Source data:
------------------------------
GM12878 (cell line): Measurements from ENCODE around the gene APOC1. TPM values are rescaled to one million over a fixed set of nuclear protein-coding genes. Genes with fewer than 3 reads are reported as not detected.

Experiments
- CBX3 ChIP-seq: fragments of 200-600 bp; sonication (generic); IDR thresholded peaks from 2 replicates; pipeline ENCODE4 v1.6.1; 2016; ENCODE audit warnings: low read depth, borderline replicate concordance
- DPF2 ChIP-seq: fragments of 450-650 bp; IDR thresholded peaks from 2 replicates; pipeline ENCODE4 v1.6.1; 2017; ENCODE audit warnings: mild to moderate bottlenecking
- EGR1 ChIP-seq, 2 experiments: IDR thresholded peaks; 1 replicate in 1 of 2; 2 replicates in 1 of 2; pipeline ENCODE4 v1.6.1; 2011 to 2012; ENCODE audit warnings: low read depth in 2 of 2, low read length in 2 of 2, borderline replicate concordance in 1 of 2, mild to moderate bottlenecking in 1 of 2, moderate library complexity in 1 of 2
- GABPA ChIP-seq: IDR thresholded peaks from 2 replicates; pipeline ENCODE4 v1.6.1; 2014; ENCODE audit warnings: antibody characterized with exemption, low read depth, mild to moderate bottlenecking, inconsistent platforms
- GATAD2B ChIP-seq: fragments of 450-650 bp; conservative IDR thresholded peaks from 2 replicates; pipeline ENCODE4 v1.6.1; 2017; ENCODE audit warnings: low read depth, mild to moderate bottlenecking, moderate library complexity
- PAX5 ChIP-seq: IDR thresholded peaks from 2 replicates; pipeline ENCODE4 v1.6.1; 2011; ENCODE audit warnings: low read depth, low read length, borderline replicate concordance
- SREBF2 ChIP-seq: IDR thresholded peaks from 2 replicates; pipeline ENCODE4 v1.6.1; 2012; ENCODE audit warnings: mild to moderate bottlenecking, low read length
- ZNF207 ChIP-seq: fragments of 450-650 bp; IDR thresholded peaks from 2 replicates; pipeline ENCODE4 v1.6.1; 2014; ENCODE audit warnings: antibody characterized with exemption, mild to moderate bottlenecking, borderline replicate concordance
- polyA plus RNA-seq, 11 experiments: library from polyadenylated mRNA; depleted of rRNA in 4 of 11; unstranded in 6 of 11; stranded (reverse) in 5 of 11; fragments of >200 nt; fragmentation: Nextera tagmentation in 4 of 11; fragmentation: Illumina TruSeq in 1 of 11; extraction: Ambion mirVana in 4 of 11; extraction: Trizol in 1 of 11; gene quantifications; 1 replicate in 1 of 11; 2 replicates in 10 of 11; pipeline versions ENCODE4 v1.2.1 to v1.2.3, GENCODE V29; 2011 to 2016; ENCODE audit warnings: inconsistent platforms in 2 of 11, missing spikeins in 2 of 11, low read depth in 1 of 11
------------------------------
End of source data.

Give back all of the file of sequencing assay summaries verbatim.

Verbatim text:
GM12878 (cell line): Measurements from ENCODE around the gene APOC1. TPM values are rescaled to one million over a fixed set of nuclear protein-coding genes. Genes with fewer than 3 reads are reported as not detected.

Experiments
- CBX3 ChIP-seq: fragments of 200-600 bp; sonication (generic); IDR thresholded peaks from 2 replicates; pipeline ENCODE4 v1.6.1; 2016; ENCODE audit warnings: low read depth, borderline replicate concordance
- DPF2 ChIP-seq: fragments of 450-650 bp; IDR thresholded peaks from 2 replicates; pipeline ENCODE4 v1.6.1; 2017; ENCODE audit warnings: mild to moderate bottlenecking
- EGR1 ChIP-seq, 2 experiments: IDR thresholded peaks; 1 replicate in 1 of 2; 2 replicates in 1 of 2; pipeline ENCODE4 v1.6.1; 2011 to 2012; ENCODE audit warnings: low read depth in 2 of 2, low read length in 2 of 2, borderline replicate concordance in 1 of 2, mild to moderate bottlenecking in 1 of 2, moderate library complexity in 1 of 2
- GABPA ChIP-seq: IDR thresholded peaks from 2 replicates; pipeline ENCODE4 v1.6.1; 2014; ENCODE audit warnings: antibody characterized with exemption, low read depth, mild to moderate bottlenecking, inconsistent platforms
- GATAD2B ChIP-seq: fragments of 450-650 bp; conservative IDR thresholded peaks from 2 replicates; pipeline ENCODE4 v1.6.1; 2017; ENCODE audit warnings: low read depth, mild to moderate bottlenecking, moderate library complexity
- PAX5 ChIP-seq: IDR thresholded peaks from 2 replicates; pipeline ENCODE4 v1.6.1; 2011; ENCODE audit warnings: low read depth, low read length, borderline replicate concordance
- SREBF2 ChIP-seq: IDR thresholded peaks from 2 replicates; pipeline ENCODE4 v1.6.1; 2012; ENCODE audit warnings: mild to moderate bottlenecking, low read length
- ZNF207 ChIP-seq: fragments of 450-650 bp; IDR thresholded peaks from 2 replicates; pipeline ENCODE4 v1.6.1; 2014; ENCODE audit warnings: antibody characterized with exemption, mild to moderate bottlenecking, borderline replicate concordance
- polyA plus RNA-seq, 11 experiments: library from polyadenylated mRNA; depleted of rRNA in 4 of 11; unstranded in 6 of 11; stranded (reverse) in 5 of 11; fragments of >200 nt; fragmentation: Nextera tagmentation in 4 of 11; fragmentation: Illumina TruSeq in 1 of 11; extraction: Ambion mirVana in 4 of 11; extraction: Trizol in 1 of 11; gene quantifications; 1 replicate in 1 of 11; 2 replicates in 10 of 11; pipeline versions ENCODE4 v1.2.1 to v1.2.3, GENCODE V29; 2011 to 2016; ENCODE audit warnings: inconsistent platforms in 2 of 11, missing spikeins in 2 of 11, low read depth in 1 of 11